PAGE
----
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Tableaux of Jubilation

Barbara Bensoussan

As a child, Rosa Katzenelson watched Argentinean police slash the picture of a rabbi which graced the walls of her parents’ home. Today, she “puts the picture back together again” with vibrant paintings of Jewish life — and the vibrant Jewish life she lives.

Wednesday, June 26, 2013

paintingWhile not every painting “speaks” to every viewer, it’s hard to imagine anyone not responding warmly to the work of Rosa Katzenelson: Her canvases are suffused with color and light and tremendous spiritual exuberance. The thick layers of paint, piled one upon the other like tiny jewel-like embers, come together to produce a kaleidoscope of images within images. “Jews are a people in movement, and Yiddishkeit is alive and dynamic,”Rosasays. “I try to capture that energy and flow in my paintings and digital artwork.”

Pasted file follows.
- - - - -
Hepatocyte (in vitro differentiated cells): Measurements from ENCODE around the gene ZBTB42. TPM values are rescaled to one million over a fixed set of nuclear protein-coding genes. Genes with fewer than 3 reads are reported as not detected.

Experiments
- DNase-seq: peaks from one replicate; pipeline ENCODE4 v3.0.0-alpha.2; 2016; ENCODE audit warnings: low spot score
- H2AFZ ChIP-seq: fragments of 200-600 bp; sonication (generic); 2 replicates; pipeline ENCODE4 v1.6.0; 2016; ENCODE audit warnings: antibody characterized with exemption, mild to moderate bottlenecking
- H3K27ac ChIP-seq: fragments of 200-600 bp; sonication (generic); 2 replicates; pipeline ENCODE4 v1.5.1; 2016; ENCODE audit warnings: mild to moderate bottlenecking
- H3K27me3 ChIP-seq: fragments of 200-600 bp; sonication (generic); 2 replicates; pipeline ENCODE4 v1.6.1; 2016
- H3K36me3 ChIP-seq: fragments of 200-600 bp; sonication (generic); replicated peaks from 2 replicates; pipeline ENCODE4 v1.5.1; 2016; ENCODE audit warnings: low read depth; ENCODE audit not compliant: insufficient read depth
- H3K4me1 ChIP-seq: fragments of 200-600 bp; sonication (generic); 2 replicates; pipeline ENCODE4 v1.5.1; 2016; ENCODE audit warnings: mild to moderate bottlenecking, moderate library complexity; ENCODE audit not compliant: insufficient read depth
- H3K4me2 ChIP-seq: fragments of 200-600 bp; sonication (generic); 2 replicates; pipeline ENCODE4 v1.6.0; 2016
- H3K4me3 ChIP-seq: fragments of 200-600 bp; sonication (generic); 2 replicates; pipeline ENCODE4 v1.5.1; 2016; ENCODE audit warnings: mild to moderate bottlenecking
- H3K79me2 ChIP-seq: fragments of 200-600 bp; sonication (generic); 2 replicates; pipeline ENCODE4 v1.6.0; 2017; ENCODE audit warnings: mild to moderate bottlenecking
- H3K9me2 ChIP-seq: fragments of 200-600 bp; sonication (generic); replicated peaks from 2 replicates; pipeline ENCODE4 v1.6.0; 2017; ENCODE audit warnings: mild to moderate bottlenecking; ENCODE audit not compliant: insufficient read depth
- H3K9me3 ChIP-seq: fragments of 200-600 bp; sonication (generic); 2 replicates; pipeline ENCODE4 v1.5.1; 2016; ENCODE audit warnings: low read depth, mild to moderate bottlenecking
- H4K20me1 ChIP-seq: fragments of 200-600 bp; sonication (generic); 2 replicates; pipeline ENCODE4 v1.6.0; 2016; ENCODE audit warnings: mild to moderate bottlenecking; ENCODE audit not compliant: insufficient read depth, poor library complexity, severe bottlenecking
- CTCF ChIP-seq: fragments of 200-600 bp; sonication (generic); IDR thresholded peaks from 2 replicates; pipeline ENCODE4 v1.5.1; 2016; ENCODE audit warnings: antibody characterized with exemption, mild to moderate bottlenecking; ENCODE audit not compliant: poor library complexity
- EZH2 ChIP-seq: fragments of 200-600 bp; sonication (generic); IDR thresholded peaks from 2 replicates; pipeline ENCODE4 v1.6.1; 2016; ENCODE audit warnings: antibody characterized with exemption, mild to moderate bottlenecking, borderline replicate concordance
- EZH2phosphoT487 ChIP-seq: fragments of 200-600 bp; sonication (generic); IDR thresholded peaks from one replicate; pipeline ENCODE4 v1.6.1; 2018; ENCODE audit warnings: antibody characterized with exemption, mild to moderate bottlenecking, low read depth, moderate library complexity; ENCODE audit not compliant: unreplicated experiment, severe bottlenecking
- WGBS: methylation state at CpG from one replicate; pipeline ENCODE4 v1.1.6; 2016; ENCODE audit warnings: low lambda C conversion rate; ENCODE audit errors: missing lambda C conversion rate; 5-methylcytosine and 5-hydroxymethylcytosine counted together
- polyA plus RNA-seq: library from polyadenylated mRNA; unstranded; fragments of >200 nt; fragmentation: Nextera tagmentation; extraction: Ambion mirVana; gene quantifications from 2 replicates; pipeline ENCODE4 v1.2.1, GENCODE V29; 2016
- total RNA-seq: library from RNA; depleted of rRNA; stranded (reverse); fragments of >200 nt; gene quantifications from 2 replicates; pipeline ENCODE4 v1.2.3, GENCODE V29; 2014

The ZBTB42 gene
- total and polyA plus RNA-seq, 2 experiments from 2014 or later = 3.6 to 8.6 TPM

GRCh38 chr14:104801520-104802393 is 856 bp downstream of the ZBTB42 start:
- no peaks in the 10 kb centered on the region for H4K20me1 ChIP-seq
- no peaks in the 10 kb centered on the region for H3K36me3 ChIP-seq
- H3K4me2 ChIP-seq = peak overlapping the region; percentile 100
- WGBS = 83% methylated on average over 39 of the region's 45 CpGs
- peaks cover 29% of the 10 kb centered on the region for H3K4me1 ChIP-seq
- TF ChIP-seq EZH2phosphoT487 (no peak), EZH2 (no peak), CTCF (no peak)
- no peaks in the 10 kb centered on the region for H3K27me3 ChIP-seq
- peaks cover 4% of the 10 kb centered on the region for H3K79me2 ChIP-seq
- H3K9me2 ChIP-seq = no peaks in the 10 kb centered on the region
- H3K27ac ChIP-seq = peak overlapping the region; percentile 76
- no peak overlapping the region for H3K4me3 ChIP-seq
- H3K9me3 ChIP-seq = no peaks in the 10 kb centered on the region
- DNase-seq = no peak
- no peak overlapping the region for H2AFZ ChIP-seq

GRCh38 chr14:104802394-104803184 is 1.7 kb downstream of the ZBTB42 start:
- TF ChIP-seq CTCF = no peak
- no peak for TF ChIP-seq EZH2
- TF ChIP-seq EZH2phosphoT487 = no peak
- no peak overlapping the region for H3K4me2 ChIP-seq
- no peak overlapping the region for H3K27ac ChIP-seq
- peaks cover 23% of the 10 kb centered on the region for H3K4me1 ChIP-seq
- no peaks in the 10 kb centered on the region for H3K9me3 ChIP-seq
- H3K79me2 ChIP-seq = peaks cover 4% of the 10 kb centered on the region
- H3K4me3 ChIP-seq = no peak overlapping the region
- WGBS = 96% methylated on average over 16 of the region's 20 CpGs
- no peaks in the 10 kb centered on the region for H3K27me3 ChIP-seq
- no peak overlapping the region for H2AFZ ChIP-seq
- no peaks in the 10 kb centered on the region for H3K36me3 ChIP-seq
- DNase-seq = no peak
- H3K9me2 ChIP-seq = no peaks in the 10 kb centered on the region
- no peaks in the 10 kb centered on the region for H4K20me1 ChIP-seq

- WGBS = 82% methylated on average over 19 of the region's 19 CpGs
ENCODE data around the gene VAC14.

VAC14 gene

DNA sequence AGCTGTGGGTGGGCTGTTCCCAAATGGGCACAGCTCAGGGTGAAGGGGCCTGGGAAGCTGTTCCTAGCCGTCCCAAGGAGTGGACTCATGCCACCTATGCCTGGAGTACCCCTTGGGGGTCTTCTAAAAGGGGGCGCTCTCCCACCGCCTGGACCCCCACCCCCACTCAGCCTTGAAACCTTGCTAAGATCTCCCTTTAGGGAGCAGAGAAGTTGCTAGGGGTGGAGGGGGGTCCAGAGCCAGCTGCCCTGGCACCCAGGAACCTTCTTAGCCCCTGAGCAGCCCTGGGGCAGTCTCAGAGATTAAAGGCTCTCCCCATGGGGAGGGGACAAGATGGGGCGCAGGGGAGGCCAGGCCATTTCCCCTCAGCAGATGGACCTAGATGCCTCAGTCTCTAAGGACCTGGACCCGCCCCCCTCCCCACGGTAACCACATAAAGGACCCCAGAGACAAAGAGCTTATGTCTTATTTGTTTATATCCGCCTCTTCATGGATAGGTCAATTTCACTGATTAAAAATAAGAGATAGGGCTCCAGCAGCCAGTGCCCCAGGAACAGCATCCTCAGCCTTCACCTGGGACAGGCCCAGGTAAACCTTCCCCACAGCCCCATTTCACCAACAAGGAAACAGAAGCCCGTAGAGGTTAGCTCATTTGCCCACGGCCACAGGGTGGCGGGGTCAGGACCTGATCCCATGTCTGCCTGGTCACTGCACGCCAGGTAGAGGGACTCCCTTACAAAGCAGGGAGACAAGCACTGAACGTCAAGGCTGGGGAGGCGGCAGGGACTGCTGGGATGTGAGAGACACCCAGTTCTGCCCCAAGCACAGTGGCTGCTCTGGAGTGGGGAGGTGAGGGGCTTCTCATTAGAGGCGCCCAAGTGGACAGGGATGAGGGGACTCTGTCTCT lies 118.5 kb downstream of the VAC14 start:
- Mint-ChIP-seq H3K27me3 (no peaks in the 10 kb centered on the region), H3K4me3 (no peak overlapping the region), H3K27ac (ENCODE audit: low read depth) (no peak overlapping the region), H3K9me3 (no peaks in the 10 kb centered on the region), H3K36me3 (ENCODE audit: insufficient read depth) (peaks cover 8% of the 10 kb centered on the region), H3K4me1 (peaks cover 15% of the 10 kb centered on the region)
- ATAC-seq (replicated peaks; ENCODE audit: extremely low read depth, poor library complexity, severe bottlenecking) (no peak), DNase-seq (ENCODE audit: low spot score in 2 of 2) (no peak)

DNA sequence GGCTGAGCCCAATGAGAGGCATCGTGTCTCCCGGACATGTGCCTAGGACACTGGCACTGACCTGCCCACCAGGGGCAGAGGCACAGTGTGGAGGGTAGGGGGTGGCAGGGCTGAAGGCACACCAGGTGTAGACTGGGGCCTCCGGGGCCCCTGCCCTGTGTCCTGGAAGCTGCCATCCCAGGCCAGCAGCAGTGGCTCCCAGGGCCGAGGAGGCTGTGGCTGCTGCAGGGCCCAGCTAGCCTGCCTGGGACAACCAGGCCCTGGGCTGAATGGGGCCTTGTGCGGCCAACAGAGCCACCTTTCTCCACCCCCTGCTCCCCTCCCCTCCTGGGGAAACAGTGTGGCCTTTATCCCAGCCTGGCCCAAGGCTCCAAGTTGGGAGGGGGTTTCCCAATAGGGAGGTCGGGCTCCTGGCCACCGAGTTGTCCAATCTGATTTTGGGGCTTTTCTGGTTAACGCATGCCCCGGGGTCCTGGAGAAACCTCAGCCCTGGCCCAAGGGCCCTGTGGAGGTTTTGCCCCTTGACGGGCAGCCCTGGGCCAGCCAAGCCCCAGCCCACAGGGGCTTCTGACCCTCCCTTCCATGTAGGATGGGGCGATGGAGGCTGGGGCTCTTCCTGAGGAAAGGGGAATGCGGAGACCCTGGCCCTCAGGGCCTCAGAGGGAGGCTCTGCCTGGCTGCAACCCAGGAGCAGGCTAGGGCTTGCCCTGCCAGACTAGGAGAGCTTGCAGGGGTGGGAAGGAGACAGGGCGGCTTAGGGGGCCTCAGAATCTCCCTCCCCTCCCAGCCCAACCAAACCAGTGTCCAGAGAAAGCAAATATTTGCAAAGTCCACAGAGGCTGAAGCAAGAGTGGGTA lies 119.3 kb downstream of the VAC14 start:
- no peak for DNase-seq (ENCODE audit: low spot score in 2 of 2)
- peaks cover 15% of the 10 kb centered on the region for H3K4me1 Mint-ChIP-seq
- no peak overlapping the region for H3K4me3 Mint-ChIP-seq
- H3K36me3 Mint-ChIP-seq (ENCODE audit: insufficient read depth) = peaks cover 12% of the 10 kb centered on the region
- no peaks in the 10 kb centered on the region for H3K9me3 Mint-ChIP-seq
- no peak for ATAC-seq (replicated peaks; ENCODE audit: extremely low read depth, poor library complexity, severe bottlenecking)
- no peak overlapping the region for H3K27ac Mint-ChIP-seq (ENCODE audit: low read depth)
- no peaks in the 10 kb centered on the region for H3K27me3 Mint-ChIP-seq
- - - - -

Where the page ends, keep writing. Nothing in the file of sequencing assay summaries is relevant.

Rosaarrives well prepared, with binders full of clippings and photos. She has a kind, fine-featured face, and her hazel eyes convey sensitivity and intelligence. With her slight build and flowing red-brown wig, this mother of teens has a girlish look herself, but her conversation is mature and cultured. “I seek to convey a contemporary view of Yiddishkeit,” she says, flipping through an album to display her pictures. “Nonreligious people think that the Jewish experience is only about the shtetl, but there are many ways to experience Judaism and express it in a modern idiom. Young people especially need to see a more updated connection, to be inspired in the right way, since there are so many external influences affecting them.”

Rosa’s works capture scenes from Jewish life: portraits of rebbes, still lifes with menorahs or Kiddush cups, vibrant street festivities that bring to mind Brueghel’s busy scenes of market day. Some of the paintings include dream-like imagery reminiscent of Chagall, and her choice of colors — typically deep royal and midnight blues offset with bright sparks of other colors — give her paintings the glowing tones of stained glass. Her brushwork is in the style of the Impressionists, points of color fusing into larger images.


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